I don't mean to say that you have to be friends with her or let her hang out with you if she happens to be at the same place. You're under no obligation to do that.

If you do want to try being friends with her, you're going to have to get better at expressing your boundaries, like others mentioned. Have some phrases in your arsenal to kindly shut her down. "I'm actually looking forward to shopping alone today, so I'll see you later! " Or, "Oops, you're standing really close to me! I'm big on personal space, so could you back up a little? " I think you can be pretty straightforward and direct with her as long as you're still nice about it. You may be able to help her learn how to get along with people better. Again, you're under no obligation to do this. You can also just say, "I actually only have time to meet up with the ladies group once a week so I'll just have to see you there from now on. "
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Old 22nd February 2016, 3:43 AM   #9
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Quote:
Originally Posted by healingsoul View Post
I literally thought about running out of the store into the parking lot and leaving the stuff in the fitting room but I thought she might spot me running away in the parking lot.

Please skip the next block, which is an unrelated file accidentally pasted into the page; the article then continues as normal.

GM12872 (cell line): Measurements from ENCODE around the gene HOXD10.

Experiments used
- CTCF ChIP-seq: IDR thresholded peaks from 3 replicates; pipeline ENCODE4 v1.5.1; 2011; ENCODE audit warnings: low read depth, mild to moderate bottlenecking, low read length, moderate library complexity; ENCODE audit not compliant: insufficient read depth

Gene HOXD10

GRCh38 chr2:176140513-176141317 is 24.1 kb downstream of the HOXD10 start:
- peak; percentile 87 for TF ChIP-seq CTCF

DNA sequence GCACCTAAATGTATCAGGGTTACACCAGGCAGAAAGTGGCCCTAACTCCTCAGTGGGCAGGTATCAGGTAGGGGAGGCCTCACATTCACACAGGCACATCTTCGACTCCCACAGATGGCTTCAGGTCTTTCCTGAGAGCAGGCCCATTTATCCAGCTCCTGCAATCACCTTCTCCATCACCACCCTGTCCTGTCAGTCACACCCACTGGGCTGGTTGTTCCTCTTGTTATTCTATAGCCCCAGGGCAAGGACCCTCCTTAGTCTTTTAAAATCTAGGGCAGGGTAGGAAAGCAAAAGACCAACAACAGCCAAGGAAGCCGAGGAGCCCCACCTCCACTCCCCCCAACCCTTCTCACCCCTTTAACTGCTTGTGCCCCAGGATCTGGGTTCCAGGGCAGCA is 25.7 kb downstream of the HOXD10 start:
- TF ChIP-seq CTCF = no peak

If you felt that then that was instinct.

Her comments about not hurting her and staying her friend would also put me on alert.

I recently read Wolf in Sheep's Clothing related to someone I have been having problems with. (I posted a thread about her and what I have done) I believe the woman I was experiencing the issue with has a disordered personality and in the book it states that it's a lot easier to put the brakes on these people when they just start rolling rather than when they have reached full speed.
You need to set some very defined boundaries if you are feeling uncomfortable around this lady.
The book helps you on how to do it.